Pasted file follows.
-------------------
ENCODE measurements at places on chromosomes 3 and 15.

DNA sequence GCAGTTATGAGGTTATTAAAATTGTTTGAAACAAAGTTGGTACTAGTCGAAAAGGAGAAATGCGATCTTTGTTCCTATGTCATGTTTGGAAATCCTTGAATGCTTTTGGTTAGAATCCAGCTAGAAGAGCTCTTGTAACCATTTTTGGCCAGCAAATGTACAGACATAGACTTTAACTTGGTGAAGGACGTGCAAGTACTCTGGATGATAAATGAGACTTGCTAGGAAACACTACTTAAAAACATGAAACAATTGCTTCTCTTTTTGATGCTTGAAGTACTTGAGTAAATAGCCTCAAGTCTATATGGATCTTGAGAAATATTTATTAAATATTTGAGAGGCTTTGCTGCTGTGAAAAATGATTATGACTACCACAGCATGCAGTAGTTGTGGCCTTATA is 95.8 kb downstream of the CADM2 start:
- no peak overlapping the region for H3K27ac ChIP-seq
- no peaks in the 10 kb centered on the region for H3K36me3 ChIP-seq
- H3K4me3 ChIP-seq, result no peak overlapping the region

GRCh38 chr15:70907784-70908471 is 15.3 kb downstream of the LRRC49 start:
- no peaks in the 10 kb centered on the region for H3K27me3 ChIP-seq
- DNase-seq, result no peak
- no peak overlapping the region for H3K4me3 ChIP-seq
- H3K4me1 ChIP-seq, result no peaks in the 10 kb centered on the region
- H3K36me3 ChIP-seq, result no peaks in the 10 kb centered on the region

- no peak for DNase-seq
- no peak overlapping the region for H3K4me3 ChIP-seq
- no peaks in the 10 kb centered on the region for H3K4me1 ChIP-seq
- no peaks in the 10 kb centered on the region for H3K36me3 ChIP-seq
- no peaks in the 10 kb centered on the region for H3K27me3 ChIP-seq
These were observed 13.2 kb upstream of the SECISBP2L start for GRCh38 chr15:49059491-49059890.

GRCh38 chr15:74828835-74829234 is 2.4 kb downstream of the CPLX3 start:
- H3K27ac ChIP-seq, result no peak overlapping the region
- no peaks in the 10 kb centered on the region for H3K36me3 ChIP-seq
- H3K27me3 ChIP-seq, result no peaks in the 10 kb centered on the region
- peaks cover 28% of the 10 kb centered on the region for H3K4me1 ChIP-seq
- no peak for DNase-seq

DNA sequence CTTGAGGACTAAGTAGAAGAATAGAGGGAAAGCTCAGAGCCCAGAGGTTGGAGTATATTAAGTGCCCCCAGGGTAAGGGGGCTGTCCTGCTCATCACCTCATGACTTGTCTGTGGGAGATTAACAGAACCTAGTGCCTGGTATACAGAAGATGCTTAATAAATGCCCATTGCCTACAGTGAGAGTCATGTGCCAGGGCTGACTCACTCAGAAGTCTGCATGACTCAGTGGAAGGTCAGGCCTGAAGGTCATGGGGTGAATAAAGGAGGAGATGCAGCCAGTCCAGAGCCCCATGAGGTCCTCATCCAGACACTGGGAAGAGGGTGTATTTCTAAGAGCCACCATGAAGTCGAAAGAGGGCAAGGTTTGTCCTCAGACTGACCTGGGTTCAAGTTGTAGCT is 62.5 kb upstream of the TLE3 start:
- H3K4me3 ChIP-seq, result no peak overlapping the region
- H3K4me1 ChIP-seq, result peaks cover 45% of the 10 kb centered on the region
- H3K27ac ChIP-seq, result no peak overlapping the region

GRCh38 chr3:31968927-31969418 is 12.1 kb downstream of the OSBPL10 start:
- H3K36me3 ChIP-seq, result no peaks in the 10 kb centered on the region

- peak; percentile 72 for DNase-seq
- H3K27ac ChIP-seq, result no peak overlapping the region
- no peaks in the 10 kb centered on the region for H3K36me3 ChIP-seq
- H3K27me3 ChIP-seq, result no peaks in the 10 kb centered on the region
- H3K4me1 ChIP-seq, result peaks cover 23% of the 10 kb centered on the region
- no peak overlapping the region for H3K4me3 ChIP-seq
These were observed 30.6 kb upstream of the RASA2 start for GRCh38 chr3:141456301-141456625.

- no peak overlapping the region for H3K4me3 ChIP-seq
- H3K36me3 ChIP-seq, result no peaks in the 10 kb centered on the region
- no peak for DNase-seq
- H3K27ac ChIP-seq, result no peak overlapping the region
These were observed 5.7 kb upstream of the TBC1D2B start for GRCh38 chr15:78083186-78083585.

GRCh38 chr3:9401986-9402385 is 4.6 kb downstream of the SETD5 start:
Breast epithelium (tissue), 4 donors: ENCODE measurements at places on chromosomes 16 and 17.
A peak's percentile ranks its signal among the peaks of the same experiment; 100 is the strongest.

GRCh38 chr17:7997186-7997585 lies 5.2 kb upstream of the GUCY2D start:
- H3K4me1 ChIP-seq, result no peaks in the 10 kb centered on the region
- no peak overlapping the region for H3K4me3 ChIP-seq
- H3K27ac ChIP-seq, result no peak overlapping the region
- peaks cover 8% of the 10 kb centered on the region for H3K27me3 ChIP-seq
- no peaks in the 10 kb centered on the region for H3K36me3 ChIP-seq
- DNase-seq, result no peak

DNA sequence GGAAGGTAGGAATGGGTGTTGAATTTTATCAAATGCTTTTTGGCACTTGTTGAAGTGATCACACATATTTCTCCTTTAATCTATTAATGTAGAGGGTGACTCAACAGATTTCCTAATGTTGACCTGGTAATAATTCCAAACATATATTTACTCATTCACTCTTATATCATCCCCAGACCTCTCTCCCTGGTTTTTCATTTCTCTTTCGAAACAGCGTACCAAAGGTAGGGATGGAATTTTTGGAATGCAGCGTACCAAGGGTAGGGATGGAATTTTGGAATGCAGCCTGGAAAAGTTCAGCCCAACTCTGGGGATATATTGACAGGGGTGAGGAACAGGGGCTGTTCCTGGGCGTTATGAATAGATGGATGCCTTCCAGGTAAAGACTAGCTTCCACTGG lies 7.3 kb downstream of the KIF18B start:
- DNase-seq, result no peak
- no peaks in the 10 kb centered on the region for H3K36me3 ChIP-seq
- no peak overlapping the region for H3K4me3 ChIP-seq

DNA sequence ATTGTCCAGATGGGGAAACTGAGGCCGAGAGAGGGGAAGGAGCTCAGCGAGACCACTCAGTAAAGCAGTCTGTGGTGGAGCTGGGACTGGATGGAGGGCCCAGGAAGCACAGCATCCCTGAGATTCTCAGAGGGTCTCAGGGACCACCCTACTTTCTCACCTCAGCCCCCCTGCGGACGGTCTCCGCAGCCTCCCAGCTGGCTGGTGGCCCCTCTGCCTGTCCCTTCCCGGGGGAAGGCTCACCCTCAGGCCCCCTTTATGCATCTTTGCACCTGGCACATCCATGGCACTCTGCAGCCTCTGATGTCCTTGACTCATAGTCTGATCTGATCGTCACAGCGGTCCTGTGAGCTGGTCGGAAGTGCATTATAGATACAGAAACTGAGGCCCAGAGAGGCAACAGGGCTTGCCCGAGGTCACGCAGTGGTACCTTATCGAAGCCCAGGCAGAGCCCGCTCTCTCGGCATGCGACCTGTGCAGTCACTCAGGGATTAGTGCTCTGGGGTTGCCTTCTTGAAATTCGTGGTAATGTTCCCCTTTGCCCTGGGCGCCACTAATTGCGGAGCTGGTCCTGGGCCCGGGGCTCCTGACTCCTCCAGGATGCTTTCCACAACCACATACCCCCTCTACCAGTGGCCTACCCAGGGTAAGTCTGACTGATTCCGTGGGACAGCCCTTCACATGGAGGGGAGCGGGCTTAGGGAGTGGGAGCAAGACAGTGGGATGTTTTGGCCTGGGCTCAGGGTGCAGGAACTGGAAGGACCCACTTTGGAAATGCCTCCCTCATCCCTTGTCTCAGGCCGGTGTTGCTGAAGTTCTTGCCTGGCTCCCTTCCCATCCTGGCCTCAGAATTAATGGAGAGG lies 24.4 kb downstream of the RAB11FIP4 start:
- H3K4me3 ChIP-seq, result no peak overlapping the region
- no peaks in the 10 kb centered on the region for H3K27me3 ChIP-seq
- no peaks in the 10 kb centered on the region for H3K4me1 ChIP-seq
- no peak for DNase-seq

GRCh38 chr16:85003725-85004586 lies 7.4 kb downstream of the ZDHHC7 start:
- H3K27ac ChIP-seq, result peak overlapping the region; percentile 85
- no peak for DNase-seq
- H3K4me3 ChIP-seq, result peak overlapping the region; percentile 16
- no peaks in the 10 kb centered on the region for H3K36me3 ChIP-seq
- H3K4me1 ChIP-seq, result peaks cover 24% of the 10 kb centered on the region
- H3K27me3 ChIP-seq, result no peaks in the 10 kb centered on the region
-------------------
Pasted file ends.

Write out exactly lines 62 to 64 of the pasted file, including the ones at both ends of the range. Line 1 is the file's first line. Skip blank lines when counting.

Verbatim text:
- H3K27ac ChIP-seq, result peak overlapping the region; percentile 85
- no peak for DNase-seq
- H3K4me3 ChIP-seq, result peak overlapping the region; percentile 16